Micro by design

Short resources can be consumed more easily in the flow of work. The best microlearning is micro by design - content that’s condensed, stripped of fluff and includes only practical information someone can put into practice right away.

Discrete in nature

All learning resources are standalone and don’t overlap with others. Instead of hiding information away in one long course, we build our resources into pathways - discrete topics, easily searchable, available at the point of need.

Different formats

THRIVE’s microlearning philosophy embraces the idea of resources not courses. Our content comes in a range of formats to suit different topics - from five minute microlearning modules to short videos, animations, PDFs, and infographics, all crafted to make information easily accessible for just- in-time learning.

💻 Tech that works for you

Enablement is at the heart of any self-directed and social learning culture. Allowing your people to learn in their way and from each other is a great way to reduce the burden on your L&D team. And THRIVE offers the following features to help with that.

Discovery & exploration

Our platform is designed to support self-directed learning, with a user experience focused on pushing out relevant content and a user interface that makes it easy to find. Our next gen homepage components manage your essential learning and drive you to recommended and popular content in personalised feeds, whilst our ‘Discovery’ section makes it easy to organise and locate content via tags. All of this is supported by intelligent searching, to help you find exactly what you want at the point of need.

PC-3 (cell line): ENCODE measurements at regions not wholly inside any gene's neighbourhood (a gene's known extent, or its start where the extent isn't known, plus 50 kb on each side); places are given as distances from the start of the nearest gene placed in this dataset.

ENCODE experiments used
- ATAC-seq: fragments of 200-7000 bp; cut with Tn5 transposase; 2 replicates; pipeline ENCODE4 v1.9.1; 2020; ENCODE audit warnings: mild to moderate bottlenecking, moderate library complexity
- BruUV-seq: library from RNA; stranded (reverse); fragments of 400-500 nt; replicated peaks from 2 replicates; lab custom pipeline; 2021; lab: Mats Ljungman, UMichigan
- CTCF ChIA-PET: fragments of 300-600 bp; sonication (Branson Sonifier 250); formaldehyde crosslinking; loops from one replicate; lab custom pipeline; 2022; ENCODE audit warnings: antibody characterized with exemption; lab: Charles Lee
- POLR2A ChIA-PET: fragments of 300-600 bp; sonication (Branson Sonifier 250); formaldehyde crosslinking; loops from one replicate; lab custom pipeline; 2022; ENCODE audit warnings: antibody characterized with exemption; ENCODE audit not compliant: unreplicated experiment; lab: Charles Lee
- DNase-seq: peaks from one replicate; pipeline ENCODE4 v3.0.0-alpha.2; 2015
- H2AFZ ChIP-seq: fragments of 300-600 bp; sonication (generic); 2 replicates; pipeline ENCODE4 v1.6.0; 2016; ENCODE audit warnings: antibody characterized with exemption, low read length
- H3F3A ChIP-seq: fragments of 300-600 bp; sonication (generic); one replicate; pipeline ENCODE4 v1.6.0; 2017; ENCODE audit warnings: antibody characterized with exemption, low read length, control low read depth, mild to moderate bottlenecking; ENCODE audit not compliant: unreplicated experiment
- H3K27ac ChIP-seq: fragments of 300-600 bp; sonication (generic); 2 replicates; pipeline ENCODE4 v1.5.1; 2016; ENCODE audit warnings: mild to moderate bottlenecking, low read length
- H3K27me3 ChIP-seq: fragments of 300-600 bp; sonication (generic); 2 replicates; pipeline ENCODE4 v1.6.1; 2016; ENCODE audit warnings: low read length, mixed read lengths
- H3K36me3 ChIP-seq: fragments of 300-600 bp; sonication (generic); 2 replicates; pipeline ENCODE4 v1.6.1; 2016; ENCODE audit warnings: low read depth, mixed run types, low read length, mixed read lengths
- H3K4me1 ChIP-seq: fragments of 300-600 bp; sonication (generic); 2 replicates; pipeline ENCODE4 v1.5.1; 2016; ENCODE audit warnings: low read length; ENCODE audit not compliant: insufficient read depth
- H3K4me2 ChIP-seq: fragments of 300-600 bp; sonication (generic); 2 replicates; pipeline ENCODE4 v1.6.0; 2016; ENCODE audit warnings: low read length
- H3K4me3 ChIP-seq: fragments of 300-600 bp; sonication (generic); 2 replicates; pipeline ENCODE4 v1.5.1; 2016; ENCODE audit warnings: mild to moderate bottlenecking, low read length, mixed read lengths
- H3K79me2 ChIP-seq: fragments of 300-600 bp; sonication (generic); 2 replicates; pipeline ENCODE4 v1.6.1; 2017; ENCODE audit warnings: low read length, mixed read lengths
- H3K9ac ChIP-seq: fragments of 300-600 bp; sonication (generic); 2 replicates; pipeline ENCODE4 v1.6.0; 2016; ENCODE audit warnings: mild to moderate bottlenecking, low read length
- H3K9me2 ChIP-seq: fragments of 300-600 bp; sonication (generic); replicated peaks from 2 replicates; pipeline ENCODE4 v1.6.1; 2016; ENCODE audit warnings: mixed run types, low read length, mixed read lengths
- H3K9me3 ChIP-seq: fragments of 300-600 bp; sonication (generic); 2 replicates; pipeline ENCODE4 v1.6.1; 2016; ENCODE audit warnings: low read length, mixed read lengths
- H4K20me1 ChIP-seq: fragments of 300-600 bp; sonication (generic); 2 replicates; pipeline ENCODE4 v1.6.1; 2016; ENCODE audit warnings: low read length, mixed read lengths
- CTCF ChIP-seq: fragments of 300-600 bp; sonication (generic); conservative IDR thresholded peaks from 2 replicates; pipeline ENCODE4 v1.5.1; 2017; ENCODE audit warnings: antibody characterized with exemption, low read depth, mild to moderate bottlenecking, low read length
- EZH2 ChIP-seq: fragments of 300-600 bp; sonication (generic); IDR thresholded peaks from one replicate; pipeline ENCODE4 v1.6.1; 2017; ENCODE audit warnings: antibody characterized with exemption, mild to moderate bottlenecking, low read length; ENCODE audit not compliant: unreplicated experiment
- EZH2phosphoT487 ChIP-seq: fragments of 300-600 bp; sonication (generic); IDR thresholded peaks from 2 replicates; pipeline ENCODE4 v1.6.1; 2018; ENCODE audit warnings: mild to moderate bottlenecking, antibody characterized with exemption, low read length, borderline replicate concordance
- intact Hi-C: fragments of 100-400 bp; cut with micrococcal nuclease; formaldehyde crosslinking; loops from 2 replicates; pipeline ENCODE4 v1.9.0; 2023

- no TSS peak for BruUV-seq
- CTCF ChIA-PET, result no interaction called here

Lightening the load

Not only is it super intuitive for your learners to create and upload content, but THRIVE also provides a seamless integration with auto-curation tools like Anders Pink, getAbstract and LinkedIn learning; as well as a browser extension to short-cut the sharing of content from the web.

Personalisation

Using tagging, machine learning and personalisation, THRIVE provides each learner with a unique and relevant learning experience informed by their interests and habits. This means your employees can take control of their personal development, learn in the flow of work and at their own pace.

Data and learning habits

THRIVE has all of the compliance requirements of an LMS but also offers detailed insights into how people are learning in your organisation. Our analytics tools and dashboard make it easy to identify search trends and capture behavioural data to help you understand learners’ habits.

Your comms & culture tool

THRIVE broadens the scope of a learning platform with comms and culture tools like our live stream broadcast feature, one-click mobile uploads, events functionality and integrations with other comms channels like Microsoft Teams and Slack.

Campaigns

Automated learning campaigns make it easy to schedule that topical, timely content that helps you to engage your learners and meet their holistic needs.

Bonus infographic : Learning hacks

Everyone loves a bonus resource. And this is one you can share with your teams too!

It’s all about evolving from a fixed mindset to growth mindset where there are no barriers to learning. One to add to your learning platform.